Companies often tout the fact that their best resource is their people. But people are not the best resource – the right people are. In his book Good to Great, Jim Collins describes the hiring process as getting the right people on the bus and in the right seats. Hiring the right person for a job can do wonders for a company – and likewise, hiring the wrong person can be disastrous. This begs the question, how do you find the right person for the job?

Here are five tips to help you find your ideal new-hire.


At the risk of stating the obvious, you can only find the right person for the job if you attract the right applicants in the first place. As an employer, how you write your job description actually makes a big difference in who you attract. Traditionally, job descriptions have been little more than a list of skills wanted in a candidate with a summary of the duties that he or she will be performing.

A study conducted by the Wall Street Journal found that a much higher calibre of candidates applied when the job description included information about what the company would do for their new hire.[i] Job descriptions that include statements such as “opportunities to advance your career growth” or “work with a team of talented individuals” attracted better applicants than those with a simple list of duties.


Depending on the position that you are hiring for, you likely will have a certain skillset and level of experience that you are looking for. Remember though, that while skills can be gained over time, personality is not likely to change much.

Emotional intelligence, communication and interpersonal skills are going to have a huge impact on how a new hire fits in with your team and adapts to your corporate culture.


A lot of employees are cautious about checking social media profiles due to the potential legal risks but doing so can be a useful way for you to get an idea of a candidate’s personality. Looking at social media profiles – or at least doing a Google search – is especially helpful in vetting candidates who keep a portfolio of their work online.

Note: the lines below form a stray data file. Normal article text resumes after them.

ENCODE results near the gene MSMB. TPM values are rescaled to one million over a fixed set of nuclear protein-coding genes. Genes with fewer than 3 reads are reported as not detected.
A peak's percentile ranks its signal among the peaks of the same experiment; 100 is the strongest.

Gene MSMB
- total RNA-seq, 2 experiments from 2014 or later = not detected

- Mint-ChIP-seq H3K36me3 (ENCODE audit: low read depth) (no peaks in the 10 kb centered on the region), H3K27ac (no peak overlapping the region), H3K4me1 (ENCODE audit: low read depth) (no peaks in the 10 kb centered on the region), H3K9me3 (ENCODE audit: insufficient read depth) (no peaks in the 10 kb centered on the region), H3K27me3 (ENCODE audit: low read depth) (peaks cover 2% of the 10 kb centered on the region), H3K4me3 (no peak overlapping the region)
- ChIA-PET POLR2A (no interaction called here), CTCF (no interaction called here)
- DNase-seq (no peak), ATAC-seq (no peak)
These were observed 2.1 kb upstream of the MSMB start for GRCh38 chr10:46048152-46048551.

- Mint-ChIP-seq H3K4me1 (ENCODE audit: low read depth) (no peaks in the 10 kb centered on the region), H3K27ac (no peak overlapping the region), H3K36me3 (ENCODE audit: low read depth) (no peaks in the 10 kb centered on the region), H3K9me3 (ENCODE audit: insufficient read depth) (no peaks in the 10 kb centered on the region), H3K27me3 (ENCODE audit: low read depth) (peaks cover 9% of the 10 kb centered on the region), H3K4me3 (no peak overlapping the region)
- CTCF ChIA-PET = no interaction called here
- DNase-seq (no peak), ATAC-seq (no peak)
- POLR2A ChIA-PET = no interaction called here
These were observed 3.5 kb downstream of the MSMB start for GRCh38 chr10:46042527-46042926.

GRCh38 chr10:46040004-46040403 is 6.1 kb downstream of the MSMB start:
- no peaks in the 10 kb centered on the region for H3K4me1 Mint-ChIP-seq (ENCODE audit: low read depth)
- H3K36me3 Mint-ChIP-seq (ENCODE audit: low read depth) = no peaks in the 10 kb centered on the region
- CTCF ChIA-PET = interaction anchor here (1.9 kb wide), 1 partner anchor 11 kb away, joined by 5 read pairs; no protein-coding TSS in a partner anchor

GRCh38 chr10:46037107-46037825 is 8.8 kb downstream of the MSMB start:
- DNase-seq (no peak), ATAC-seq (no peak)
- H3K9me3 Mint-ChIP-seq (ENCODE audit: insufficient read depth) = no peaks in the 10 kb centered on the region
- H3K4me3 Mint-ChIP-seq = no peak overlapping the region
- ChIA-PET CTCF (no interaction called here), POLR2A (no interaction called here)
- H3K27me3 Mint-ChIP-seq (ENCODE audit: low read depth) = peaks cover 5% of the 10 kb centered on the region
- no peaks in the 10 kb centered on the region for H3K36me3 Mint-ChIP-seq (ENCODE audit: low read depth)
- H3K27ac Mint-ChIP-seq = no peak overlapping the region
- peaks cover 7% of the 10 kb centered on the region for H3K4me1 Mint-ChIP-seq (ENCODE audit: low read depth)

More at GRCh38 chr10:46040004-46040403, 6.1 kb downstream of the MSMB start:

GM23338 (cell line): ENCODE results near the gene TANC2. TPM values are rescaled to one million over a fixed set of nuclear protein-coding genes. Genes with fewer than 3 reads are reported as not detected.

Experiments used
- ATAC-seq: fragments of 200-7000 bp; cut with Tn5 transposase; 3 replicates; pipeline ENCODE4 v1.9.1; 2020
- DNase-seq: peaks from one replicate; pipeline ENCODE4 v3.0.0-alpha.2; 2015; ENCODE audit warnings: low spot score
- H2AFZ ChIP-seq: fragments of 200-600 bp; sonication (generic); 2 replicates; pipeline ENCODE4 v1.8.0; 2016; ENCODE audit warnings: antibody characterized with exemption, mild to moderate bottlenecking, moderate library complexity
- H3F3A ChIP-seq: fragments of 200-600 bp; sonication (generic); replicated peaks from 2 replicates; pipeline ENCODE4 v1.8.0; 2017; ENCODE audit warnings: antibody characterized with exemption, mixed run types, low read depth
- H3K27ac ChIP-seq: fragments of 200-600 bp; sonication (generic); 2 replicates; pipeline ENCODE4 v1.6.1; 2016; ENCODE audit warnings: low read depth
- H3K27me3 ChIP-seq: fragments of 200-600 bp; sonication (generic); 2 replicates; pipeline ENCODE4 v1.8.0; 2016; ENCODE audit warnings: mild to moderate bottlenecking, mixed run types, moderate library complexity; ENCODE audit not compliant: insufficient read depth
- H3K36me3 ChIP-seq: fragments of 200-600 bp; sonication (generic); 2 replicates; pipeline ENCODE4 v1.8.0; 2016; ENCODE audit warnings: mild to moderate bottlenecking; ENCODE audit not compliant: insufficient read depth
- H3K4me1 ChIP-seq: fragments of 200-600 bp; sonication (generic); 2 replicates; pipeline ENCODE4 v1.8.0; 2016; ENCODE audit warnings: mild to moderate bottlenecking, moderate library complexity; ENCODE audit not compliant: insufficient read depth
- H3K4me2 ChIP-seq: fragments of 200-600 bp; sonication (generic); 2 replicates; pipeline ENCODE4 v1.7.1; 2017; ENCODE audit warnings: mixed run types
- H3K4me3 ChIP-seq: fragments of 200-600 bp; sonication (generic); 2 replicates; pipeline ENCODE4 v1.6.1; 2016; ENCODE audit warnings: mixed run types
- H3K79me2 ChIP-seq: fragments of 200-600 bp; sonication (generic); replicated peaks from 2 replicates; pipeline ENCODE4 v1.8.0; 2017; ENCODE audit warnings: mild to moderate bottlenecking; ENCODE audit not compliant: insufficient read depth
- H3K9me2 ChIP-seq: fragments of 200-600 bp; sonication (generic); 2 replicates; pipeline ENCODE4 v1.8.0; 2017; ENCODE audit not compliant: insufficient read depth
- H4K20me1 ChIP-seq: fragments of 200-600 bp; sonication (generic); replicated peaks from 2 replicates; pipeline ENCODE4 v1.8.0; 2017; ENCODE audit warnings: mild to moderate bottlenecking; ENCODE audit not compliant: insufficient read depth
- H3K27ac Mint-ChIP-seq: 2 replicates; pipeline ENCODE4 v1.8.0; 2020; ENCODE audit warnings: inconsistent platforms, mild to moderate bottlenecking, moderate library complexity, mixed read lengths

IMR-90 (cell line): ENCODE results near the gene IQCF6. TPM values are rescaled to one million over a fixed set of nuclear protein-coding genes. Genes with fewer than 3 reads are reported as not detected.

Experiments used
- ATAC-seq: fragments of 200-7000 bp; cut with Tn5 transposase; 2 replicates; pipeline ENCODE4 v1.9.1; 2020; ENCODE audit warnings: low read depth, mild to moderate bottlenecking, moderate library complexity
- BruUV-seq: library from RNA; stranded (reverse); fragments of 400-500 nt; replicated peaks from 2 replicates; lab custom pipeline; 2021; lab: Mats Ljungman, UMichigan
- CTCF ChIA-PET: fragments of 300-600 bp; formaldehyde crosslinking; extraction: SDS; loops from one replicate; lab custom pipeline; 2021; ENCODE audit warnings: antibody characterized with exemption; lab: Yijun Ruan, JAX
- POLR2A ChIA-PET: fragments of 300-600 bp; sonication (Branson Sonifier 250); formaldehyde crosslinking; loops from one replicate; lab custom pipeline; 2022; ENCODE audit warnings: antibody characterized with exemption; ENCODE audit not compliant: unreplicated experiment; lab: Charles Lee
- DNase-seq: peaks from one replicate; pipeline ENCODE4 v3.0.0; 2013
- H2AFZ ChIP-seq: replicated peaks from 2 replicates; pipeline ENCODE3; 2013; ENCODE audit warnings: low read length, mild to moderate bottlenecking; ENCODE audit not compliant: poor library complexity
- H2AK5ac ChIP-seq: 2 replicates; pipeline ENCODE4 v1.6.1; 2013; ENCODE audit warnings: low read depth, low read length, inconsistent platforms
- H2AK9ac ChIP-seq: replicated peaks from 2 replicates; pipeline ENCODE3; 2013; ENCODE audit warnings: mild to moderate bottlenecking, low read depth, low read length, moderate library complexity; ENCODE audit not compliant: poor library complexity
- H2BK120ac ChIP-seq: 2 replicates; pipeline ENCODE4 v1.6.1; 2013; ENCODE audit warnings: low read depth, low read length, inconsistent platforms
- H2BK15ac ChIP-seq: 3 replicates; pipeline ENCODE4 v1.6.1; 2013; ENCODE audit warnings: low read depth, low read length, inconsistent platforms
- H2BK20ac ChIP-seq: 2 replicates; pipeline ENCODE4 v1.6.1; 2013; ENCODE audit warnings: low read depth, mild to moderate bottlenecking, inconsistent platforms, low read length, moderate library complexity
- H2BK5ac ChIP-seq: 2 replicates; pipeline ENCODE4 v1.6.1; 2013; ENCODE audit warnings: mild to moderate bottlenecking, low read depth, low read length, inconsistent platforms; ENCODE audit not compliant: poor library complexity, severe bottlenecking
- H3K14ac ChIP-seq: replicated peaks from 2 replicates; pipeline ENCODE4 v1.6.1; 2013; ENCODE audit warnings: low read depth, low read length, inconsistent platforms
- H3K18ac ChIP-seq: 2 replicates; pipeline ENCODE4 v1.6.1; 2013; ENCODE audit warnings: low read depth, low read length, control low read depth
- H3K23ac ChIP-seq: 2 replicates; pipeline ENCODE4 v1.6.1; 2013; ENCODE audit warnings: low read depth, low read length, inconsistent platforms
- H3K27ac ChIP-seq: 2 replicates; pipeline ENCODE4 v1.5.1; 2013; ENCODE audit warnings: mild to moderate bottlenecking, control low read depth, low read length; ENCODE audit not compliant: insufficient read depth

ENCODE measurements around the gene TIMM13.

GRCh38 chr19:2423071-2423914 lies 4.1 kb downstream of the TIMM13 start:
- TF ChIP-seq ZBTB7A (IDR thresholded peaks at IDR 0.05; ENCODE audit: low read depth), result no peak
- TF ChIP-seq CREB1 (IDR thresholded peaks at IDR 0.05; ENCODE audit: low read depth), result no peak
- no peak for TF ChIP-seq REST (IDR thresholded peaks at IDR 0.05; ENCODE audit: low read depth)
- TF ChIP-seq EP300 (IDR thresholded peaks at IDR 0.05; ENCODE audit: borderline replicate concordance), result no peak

Most applicants will do their best to make a good impression during the interview process; but if you ask the right questions – and listen carefully to the answers – you can usually pick up on signals that will help you determine if a candidate would make a good fit for your organization.

For example, when you ask a candidate why they left their last position, do they give a straightforward account or do you hear them blaming other people or circumstances? When you ask a candidate what motivates them, do they hesitate to come up with an answer or do they respond in a way that clearly demonstrates their drive and ambition?


The best candidates are concerned if a new position is the right fit for them. By allowing time in the interview for the applicant to ask questions, you will accomplish two things. First, you will find out what is most important to them in a job. And second, you will be allowing the applicant to decide whether or not to continue pursuing the position.

Be sure to answer your applicants’ questions openly and honestly so that they can get a realistic idea of what working for your company would be like.

Hiring the right person can be a challenge, but putting in the necessary time and effort to find that person will save you headaches down the road and it will have a positive impact on your company and your team.



Written by Kristen Duever